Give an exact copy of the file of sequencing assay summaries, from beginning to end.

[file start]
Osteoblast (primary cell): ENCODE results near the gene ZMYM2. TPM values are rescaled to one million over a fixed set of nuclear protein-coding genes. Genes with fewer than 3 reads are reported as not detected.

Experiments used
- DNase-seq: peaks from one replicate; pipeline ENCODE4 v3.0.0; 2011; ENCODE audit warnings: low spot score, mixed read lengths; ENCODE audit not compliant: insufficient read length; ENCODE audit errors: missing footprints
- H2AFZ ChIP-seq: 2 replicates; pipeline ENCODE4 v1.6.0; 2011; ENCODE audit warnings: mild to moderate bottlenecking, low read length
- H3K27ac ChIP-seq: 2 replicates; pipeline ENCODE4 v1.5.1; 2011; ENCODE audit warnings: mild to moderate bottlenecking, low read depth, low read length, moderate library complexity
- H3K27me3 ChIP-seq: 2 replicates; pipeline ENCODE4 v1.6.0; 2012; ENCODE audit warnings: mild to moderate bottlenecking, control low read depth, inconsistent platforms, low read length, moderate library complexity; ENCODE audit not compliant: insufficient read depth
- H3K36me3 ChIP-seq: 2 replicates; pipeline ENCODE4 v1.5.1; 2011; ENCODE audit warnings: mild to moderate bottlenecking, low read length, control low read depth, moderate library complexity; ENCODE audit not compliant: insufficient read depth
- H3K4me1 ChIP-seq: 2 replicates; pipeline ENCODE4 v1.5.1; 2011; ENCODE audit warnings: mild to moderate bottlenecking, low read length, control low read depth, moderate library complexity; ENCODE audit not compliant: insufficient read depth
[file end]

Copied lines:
Osteoblast (primary cell): ENCODE results near the gene ZMYM2. TPM values are rescaled to one million over a fixed set of nuclear protein-coding genes. Genes with fewer than 3 reads are reported as not detected.

Experiments used
- DNase-seq: peaks from one replicate; pipeline ENCODE4 v3.0.0; 2011; ENCODE audit warnings: low spot score, mixed read lengths; ENCODE audit not compliant: insufficient read length; ENCODE audit errors: missing footprints
- H2AFZ ChIP-seq: 2 replicates; pipeline ENCODE4 v1.6.0; 2011; ENCODE audit warnings: mild to moderate bottlenecking, low read length
- H3K27ac ChIP-seq: 2 replicates; pipeline ENCODE4 v1.5.1; 2011; ENCODE audit warnings: mild to moderate bottlenecking, low read depth, low read length, moderate library complexity
- H3K27me3 ChIP-seq: 2 replicates; pipeline ENCODE4 v1.6.0; 2012; ENCODE audit warnings: mild to moderate bottlenecking, control low read depth, inconsistent platforms, low read length, moderate library complexity; ENCODE audit not compliant: insufficient read depth
- H3K36me3 ChIP-seq: 2 replicates; pipeline ENCODE4 v1.5.1; 2011; ENCODE audit warnings: mild to moderate bottlenecking, low read length, control low read depth, moderate library complexity; ENCODE audit not compliant: insufficient read depth
- H3K4me1 ChIP-seq: 2 replicates; pipeline ENCODE4 v1.5.1; 2011; ENCODE audit warnings: mild to moderate bottlenecking, low read length, control low read depth, moderate library complexity; ENCODE audit not compliant: insufficient read depth